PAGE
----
Title: Big Fish
Author: Daniel Wallace
Genre: Fantasy, Contemporary
Publisher: Simon & Schuster UK
Publication Date: 1st October, 1998
Summary: He could outrun anybody, and he never missed a day of school. Animals loved him. People loved him. Women loved him (and he loved them back). And he knew more jokes than any man alive.
Now, as he lies dying, Edward Bloom can’t seem to stop telling jokes – or the tall tales that have made him, in his son’s eyes, an extraordinary man. Big Fish is the story of this man’s life, told as a series of legends and myths inspired by the few facts his son, William, knows. Through these tales – hilarious and wrenching, tender and outrageous – William begins to understand Edward Bloom’s great feats, and his great failings, managing to reckon with the father he’s about to lose. And find a way to say goodbye.
Big Fish was on the list of books I had to read for my adaptation module at university and I was quite excited to start as I had heard so many good things about it and it sounded really different and interesting. However, I was very disappointed.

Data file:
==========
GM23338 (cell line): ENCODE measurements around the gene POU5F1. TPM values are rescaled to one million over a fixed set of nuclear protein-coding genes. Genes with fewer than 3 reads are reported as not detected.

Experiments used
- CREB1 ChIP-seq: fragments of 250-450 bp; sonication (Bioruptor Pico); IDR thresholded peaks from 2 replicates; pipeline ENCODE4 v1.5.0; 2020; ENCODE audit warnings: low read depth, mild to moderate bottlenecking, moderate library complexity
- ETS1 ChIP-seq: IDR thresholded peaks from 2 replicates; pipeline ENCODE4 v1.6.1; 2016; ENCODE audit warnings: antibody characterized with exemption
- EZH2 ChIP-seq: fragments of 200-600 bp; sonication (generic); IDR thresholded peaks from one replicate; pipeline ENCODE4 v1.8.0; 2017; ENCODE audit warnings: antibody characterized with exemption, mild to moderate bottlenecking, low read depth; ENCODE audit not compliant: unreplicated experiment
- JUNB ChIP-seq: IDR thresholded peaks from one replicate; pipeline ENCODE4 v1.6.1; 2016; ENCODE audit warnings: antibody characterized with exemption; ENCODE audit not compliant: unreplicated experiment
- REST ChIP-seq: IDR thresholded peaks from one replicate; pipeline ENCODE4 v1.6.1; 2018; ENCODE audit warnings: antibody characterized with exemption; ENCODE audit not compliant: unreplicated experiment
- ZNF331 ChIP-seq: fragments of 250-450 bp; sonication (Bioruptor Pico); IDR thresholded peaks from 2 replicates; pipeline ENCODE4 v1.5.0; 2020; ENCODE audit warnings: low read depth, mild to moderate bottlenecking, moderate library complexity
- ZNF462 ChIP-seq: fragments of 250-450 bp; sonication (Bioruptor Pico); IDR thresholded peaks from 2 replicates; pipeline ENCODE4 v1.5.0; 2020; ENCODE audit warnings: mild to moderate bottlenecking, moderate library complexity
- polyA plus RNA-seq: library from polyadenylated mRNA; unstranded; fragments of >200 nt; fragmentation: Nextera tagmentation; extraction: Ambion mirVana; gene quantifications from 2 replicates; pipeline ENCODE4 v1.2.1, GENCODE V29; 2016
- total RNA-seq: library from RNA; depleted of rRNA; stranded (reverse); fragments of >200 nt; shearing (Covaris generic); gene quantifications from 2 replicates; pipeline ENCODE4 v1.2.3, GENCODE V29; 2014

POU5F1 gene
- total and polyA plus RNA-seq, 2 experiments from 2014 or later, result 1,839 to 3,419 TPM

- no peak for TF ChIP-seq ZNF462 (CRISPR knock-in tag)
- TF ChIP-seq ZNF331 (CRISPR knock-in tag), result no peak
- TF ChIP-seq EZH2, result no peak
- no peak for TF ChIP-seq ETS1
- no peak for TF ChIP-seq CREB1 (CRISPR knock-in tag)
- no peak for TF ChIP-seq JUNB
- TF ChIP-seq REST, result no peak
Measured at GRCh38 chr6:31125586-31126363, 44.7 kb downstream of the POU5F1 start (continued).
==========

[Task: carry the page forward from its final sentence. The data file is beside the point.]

Big Fish is centred around William Bloom, who’s father is dying. His father, Edward, always told William tall tales about his life and the things he has done. William recounts these stories as well as multiple re-tellings of his fathers death.
Before I say why I was let down by the book, I have to say I understand the reasons why some people would enjoy it – it has a fun mixture of fantasy and reality throughout and the writing style makes for quite easy reading. For me though, I really did not like the structure or the overall story. I didn’t connect to any of the main characters and I found each separate account of his fathers death to be tedious and dull. It is very much like a series of short stories, sometimes jumping from one to another without much correlation.
I often felt throughout that the specific stories or sections which were meant to be particularly emotional didn’t work. I was too disconnected from the characters to feel empathy towards them. This was by far the most challenging aspect when reading Big Fish, as good characterisation and emotional connections to the characters are, in my opinion, the most important part of any story.
On the positive side though (I don’t have only negative thoughts for this book) there are a few quirky little tales, mostly from when Edward was quite young. It’s very imaginative with an odd blurring between fantasy and reality in many places. You’re not quite sure what to believe is the truth or a lie or just completely over exaggerated.
On the whole, I personally wouldn’t read this book again. I’m also still not happy with the ending, though I know that it is a very popular book and many people do love the story and the way it is told. However, I can’t honestly recommend Big Fish to anyone, as the lack of emotional connection to the main characters makes for a rather dull and shallow read.